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EDS pushes Net billing in Europe

The computer services giant is making an aggressive push of its Internet billing services in the emerging European business-to-business market.

Computer services giant EDS is making an aggressive push of its Internet billing services in the emerging European business-to-business market.

At the European IT Forum in Paris, the Plano, Texas-based company today said that its Interactive Billing Services will allow large businesses to reduce their operation costs by doing away with paper invoices and allowing them to send bills, statements, and payments via email, corporate intranets, and other Web-based applications to suppliers and partners.

EDS's Internet business unit,, said it will deliver interactive billing to European businesses later this year. EDS said it already has implemented the service for major customers in the United States, such as telecommunications company MCI WorldCom and financial institution Bank One.

In a conference call to reporters earlier today, EDS executives said the market for electronic billing in Europe is projected to reach $12 billion by 2005. They said the firm is the first of its competitors to make a major push in Europe. EDS competitors include IBM Global Services, Andersen Consulting, KPMG, Computer Sciences, and Unisys.

"The timing is perfect for EDS," said Avivah Litan, an analyst at market analysis firm Gartner Group. "The billing market is a very ripe market. European companies are looking at it very seriously right now."

She said EDS, as a systems integrator, can capture a lot more revenue by targeting the business-to-business market space with its billing service, because setting up that type of system is much more complicated and takes more time to implement than a business-to-consumer one.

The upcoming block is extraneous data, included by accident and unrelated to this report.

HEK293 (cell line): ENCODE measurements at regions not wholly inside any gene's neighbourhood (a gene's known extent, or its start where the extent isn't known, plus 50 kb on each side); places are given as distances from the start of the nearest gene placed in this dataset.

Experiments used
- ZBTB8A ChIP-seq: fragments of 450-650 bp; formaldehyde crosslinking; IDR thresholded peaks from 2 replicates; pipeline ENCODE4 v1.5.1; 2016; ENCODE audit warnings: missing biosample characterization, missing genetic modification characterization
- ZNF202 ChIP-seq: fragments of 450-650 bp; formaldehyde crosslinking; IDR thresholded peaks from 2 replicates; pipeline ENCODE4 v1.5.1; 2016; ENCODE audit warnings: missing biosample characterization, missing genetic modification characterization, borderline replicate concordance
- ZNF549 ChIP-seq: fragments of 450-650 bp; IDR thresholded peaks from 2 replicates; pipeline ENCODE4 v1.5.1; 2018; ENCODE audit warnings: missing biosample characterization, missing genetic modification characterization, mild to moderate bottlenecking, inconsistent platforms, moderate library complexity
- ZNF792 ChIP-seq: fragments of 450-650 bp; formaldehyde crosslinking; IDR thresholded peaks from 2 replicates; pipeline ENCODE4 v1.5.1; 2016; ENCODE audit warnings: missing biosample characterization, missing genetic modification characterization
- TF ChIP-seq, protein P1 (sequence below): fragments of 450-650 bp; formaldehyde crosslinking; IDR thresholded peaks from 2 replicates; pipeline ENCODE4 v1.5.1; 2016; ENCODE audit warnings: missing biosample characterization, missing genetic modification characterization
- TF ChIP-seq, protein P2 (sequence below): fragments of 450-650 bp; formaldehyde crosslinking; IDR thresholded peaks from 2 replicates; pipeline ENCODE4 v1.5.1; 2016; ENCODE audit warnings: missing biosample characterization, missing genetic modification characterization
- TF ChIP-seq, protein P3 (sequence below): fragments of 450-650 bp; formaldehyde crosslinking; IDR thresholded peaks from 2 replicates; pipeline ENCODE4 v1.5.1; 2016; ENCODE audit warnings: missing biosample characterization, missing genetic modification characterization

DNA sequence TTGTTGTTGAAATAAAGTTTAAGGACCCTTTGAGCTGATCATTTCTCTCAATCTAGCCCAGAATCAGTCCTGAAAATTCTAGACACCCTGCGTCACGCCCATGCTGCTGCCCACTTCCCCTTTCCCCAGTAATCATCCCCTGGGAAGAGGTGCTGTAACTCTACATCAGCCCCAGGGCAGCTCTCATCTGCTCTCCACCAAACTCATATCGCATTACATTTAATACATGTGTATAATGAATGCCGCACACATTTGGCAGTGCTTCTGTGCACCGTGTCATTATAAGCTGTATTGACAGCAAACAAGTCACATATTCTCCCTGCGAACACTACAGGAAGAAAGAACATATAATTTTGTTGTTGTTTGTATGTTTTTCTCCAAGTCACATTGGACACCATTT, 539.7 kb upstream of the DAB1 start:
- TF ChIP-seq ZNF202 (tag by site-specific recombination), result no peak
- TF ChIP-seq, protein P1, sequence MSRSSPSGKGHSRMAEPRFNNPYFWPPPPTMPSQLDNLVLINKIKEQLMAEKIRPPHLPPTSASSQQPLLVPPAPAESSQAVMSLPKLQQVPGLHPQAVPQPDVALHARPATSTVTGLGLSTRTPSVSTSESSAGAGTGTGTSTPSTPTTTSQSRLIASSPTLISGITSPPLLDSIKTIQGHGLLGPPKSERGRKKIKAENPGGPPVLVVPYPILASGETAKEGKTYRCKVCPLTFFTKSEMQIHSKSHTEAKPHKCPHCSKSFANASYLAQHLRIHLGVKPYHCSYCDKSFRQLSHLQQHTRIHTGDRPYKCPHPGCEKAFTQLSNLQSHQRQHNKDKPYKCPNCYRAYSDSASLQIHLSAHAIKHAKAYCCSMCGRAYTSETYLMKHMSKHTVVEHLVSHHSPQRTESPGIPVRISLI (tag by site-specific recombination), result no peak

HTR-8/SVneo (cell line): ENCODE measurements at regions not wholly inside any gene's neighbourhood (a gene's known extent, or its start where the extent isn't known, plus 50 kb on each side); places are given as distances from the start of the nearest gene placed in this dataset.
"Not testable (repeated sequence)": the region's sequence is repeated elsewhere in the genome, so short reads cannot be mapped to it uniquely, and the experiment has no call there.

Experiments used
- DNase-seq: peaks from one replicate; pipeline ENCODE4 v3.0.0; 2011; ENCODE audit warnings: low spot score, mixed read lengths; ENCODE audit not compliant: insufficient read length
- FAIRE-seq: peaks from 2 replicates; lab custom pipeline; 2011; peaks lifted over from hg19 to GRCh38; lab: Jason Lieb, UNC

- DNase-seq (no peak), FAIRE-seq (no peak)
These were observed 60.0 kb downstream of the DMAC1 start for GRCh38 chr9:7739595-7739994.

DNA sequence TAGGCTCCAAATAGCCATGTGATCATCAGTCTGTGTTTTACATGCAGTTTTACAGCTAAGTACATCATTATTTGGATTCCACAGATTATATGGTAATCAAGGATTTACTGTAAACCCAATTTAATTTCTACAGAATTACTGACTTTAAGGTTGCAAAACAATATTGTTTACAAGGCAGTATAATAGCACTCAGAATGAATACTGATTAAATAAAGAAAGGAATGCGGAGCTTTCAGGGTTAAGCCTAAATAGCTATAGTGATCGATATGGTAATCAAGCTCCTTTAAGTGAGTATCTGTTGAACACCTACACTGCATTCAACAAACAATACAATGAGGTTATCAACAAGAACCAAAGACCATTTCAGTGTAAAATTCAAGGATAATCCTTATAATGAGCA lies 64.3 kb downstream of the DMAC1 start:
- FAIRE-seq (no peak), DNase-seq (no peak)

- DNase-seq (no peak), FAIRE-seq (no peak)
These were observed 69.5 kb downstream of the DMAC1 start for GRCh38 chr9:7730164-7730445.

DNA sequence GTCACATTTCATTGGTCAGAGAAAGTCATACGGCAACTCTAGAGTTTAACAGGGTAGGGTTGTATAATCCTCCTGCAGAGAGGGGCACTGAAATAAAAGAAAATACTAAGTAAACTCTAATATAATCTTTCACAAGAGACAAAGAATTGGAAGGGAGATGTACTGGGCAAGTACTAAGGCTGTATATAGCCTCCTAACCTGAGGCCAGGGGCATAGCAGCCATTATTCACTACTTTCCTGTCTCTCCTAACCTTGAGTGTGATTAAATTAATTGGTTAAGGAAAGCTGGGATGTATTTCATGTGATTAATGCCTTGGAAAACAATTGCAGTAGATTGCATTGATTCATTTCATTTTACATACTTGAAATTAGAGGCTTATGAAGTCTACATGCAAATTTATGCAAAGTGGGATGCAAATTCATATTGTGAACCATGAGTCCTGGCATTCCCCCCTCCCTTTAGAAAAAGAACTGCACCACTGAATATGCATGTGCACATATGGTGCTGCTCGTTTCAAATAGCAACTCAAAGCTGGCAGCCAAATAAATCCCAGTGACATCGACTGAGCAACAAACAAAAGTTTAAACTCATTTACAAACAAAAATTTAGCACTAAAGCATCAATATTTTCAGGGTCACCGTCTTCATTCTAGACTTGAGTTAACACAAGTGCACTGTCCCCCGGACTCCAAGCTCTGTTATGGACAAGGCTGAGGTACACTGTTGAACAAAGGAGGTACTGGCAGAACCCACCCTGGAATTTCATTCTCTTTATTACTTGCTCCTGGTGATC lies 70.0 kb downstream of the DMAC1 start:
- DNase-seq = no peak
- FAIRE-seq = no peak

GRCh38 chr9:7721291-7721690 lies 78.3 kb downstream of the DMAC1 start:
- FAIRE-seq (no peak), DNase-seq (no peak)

"There's more customization involved," she said. "That's where [EDS's] money is at."

According to Jay Ruuska, vice president of interactive billing services at EDS Europe, "EDS knows the European marketplace." He said the company is taking advantage of a "very attractive and wide-open marketplace" as more and more European businesses begin to recognize business-to-business capabilities.

Litan said EDS rival IBM Global also has addressed the market in Europe with a similar Internet billing service. Both companies are equivalent in how well each will compete in the market and are probably the only two global services firms that have the resources to take advantage of the market at this time, she said.

Initially, EDS said it plans to offer the new service to its existing clients in Europe, specifically targeting the telecommunications, financial, manufacturing, and utilities industries, as well as the government sector. The company said its interactive billing service can help businesses reach cost savings of up to 40 percent, allowing them to save "substantially" on printing, postage, and mailing costs by using the Web-based billing system.

Michael Killen, an analyst who follows the electronic billing services market at San Francisco-based Killen & Associates, said that by next year, the electronic bill payment market will grow to $3.4 billion. He added, "EDS is entering the market at a time when the market is getting ready to take off."

In addition, while the European e-commerce market lags that of the United States, there's a growing interest in e-commerce by Europeans, said Anthony Miller, an industry analyst at U.K.-based Richard Holloway Limited. He added that at one point, the United Kingdom was behind the United States by two years, but now "that gap is narrowing."

According to a recent study conducted by EDS competitor Andersen Consulting, European companies, while still cautious, are gradually waking up to the benefits of using the Web as a business tool. The study, released last week, found that Europe's use of the Web to sell to consumers or to do business with suppliers and business partners lags behind use in the United States, it but did find that European executives' attitudes toward e-commerce are changing.

EDS executives said they expect the company to sign "significant business" for its interactive billing service in the first half of 2000, heavily targeting the larger markets in Germany, Scandinavia, Spain, the United Kingdom, and France.

In addition, the company said it's addressing data security issues by processing European bills and statements locally. An EDS processing center already has been set up in Russelsheim, Germany, the company said.

Today's announcement comes on the heels of the company's launch of a $50 million global ad campaign. The print and television ads, the first for the company since 1991, are part of a plan by chief executive Dick Brown to help EDS recapture market share and to revamp the stodgy firm into an e-business player, Bloomberg reported.